image/svg+xml Follow

Two grad students and I are doing research on and "the politics of federation," and so far for data/materials, we've collected: interviews with admins, 70 Masto threads on the topic, dozens of blog posts, and ~170 Masto CoC statements. It seems like a lot, but... what are we missing? Suggestions welcome!

@robertwgehl Random sample of tweets with matched random sample of toots from several different time periods (e.g. around major news events, etc.), label tweets and toots with metadata like "supports alt-right or Nazi philosophy", "contains racial slur," etc. and compare samples

@bgcarlisle Not a bad idea! With the right coding scheme, that may reveal distinctions in terms of populations. Question, though: what's a random sample in Masto, given that any 1 entry point may not federate with all others?

@robertwgehl Take the list of instances from and choose a sample of toots weighted by the number of users or toots on that instance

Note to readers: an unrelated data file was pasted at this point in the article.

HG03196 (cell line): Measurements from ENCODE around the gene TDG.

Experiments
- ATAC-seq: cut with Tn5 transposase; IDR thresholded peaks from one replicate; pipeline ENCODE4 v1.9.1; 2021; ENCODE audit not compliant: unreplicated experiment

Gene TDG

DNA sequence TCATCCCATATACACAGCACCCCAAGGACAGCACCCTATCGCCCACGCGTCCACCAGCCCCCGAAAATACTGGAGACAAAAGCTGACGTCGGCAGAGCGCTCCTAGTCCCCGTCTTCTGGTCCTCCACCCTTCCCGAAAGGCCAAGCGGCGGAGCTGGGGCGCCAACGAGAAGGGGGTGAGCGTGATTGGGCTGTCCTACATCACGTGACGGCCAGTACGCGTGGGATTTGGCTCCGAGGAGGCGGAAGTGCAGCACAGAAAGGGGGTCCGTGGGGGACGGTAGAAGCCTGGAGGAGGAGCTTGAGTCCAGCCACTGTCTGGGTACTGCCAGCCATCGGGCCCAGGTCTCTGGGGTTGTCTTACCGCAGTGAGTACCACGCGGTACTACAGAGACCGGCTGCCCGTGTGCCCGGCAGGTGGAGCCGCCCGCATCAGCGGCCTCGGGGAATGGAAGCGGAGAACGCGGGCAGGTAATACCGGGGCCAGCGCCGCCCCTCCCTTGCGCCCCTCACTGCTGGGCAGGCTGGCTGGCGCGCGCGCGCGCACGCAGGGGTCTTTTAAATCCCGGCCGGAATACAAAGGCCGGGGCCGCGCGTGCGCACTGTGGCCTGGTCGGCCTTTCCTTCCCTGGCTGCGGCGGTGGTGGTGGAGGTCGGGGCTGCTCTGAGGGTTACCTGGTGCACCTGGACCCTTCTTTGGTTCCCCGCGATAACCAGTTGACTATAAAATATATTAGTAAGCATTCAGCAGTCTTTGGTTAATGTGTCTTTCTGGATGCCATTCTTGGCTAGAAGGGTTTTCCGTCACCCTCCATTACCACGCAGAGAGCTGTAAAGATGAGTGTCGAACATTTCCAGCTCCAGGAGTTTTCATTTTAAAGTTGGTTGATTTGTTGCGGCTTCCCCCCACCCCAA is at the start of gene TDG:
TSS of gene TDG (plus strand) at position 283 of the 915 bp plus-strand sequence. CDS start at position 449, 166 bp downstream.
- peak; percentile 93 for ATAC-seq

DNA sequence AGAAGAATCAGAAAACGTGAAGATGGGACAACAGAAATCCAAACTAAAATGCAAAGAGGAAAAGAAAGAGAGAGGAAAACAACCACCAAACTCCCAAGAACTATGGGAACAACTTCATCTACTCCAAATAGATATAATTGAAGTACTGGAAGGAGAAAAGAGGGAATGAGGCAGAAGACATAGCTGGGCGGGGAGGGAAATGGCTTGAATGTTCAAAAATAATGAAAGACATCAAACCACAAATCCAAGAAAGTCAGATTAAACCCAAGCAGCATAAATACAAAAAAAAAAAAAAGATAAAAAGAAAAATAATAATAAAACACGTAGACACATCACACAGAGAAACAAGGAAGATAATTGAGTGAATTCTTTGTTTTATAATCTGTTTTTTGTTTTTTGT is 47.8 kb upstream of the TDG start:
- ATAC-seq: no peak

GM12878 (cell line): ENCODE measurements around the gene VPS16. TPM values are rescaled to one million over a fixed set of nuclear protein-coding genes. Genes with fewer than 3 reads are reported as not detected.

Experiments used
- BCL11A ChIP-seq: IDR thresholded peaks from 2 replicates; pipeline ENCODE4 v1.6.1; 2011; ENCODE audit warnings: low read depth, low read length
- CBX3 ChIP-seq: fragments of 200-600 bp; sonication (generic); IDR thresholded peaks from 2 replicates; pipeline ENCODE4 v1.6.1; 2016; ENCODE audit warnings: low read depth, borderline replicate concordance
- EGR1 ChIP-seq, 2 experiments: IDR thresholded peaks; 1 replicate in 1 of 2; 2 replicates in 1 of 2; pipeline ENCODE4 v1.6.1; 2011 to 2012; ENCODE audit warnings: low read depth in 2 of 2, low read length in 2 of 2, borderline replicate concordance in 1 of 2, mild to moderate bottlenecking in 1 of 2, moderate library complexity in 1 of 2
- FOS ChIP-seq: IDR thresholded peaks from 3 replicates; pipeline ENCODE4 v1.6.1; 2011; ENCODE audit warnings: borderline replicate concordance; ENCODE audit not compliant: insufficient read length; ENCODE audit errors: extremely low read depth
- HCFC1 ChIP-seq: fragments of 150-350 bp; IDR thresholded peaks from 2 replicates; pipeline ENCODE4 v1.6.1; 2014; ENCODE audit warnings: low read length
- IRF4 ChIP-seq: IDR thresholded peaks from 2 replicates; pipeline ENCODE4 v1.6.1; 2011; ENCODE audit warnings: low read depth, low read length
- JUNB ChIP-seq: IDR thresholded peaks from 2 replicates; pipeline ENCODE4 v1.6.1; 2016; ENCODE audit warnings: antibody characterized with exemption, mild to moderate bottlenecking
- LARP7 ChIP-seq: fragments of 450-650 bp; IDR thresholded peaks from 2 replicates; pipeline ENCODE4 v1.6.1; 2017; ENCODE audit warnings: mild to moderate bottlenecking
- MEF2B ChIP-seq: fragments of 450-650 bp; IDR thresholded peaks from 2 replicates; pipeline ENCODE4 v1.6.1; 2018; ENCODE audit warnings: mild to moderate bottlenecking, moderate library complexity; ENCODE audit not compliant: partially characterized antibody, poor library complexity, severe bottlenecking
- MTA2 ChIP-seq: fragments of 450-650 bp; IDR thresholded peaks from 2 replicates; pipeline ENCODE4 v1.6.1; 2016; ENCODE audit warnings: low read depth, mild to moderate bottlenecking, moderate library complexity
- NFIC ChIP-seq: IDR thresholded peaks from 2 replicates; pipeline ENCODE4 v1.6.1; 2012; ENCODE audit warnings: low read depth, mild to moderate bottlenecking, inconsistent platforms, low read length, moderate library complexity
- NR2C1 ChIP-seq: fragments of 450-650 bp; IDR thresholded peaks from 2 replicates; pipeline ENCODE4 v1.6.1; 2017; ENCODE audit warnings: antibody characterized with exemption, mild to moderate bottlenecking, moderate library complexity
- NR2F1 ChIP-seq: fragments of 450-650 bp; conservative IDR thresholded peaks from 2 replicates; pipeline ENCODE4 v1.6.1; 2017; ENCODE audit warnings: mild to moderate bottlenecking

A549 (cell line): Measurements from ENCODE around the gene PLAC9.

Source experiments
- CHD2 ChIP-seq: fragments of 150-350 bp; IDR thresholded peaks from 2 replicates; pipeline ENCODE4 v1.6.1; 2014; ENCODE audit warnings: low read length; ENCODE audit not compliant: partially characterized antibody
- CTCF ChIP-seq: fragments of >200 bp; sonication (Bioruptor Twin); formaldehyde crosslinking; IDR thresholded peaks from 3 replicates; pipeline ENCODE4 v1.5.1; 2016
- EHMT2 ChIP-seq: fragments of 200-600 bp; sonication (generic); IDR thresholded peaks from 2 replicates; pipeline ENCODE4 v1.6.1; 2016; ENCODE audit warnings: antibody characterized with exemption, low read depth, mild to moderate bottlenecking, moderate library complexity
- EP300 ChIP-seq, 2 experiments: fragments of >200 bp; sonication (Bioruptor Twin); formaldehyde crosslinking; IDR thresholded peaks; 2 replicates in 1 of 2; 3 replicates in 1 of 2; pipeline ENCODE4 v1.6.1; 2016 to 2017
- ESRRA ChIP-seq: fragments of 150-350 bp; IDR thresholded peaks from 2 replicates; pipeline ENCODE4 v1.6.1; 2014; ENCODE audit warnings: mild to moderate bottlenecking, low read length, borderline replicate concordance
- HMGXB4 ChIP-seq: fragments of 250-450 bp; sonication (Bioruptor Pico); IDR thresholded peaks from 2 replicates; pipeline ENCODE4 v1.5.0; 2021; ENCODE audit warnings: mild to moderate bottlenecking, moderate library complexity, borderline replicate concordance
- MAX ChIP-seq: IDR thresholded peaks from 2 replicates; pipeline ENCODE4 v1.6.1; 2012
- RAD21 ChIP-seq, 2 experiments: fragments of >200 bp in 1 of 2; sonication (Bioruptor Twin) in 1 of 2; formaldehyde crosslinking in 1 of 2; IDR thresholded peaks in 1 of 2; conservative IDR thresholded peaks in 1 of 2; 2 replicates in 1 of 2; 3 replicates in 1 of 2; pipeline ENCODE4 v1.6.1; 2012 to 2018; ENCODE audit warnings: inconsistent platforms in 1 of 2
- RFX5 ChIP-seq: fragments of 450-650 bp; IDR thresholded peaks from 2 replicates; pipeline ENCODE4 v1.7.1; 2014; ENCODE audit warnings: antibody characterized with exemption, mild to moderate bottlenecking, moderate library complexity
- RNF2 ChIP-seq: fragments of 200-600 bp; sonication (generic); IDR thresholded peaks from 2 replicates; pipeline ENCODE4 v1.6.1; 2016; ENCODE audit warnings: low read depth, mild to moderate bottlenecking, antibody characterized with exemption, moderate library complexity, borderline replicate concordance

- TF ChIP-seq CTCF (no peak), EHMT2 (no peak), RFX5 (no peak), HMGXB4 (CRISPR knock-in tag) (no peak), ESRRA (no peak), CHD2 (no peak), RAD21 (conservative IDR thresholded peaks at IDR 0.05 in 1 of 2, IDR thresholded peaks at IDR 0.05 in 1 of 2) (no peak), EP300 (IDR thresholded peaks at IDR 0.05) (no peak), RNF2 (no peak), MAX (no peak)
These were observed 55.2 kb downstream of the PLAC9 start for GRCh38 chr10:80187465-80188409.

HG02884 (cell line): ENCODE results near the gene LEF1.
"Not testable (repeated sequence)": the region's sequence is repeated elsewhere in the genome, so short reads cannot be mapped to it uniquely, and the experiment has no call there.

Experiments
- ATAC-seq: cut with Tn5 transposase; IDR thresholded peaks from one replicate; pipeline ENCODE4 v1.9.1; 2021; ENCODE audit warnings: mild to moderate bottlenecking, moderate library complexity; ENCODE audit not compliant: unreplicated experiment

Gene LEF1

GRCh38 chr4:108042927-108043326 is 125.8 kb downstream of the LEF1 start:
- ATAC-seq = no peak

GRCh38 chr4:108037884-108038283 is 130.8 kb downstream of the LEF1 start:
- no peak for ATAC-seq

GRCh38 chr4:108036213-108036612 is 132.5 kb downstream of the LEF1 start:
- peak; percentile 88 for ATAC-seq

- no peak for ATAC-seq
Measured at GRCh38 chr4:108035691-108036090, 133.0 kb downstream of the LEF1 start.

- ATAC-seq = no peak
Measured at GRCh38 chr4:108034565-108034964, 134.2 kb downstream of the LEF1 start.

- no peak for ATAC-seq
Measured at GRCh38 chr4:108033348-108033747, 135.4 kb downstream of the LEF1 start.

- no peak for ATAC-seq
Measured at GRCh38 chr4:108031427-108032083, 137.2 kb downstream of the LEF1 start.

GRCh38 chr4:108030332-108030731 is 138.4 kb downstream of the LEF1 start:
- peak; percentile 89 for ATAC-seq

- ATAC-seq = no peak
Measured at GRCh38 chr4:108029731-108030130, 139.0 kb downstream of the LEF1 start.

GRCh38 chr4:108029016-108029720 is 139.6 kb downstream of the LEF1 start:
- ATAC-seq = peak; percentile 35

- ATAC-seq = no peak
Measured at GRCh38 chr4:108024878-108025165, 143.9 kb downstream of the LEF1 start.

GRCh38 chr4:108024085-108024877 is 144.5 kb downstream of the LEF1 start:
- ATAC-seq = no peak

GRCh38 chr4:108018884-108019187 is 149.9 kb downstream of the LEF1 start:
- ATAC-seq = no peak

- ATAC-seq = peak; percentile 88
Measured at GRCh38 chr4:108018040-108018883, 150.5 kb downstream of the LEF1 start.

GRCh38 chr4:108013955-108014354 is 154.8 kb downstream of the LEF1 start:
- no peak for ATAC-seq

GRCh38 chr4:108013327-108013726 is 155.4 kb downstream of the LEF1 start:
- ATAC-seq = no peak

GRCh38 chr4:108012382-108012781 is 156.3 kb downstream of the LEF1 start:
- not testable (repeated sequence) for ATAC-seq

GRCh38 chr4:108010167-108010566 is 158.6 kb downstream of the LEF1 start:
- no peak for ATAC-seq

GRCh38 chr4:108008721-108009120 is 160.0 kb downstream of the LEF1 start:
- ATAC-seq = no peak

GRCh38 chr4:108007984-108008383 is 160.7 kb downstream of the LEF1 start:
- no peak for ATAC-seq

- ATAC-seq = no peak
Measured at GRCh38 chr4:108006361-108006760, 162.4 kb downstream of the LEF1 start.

@robertwgehl Other things you could possible code for:

* Does the post contain actual original content?
* Is the post a link to a news source with commentary?
* Is this a hot take on the topic of discussion du jour?
* Is the user posting this identified as a bot?
* Does the user claim to be an individual or a Brand™?

Sign in to participate in the conversation
Scholar Social

A Mastodon instance for academics

Scholar Social is a microblogging platform for researchers, grad students, librarians, archivists, undergrads, academically inclined high schoolers, educators of all levels, journal editors, research assistants, professors, administrators—anyone involved in academia who is willing to engage with others respectfully.

We strive to be a safe space for queer people and other minorities, recognizing that there can only be academic freedom where the existence and validity of interlocutors' identities is taken as axiomatic.

"A Mastodon profile you can be proud to put on the last slide of a presentation at a conference"

"Official" monthly journal club!

(Participation is, of course, optional)

Scholar Social features a monthly "official" journal club, in which we try to read and comment on a paper of interest.

Any user of Scholar Social can suggest an article by sending the DOI by direct message to and one will be chosen by random lottery on the last day of the month. We ask that you only submit articles that are from *outside* your own field of study to try to ensure that the papers we read are accessible and interesting to non-experts.

Read more ...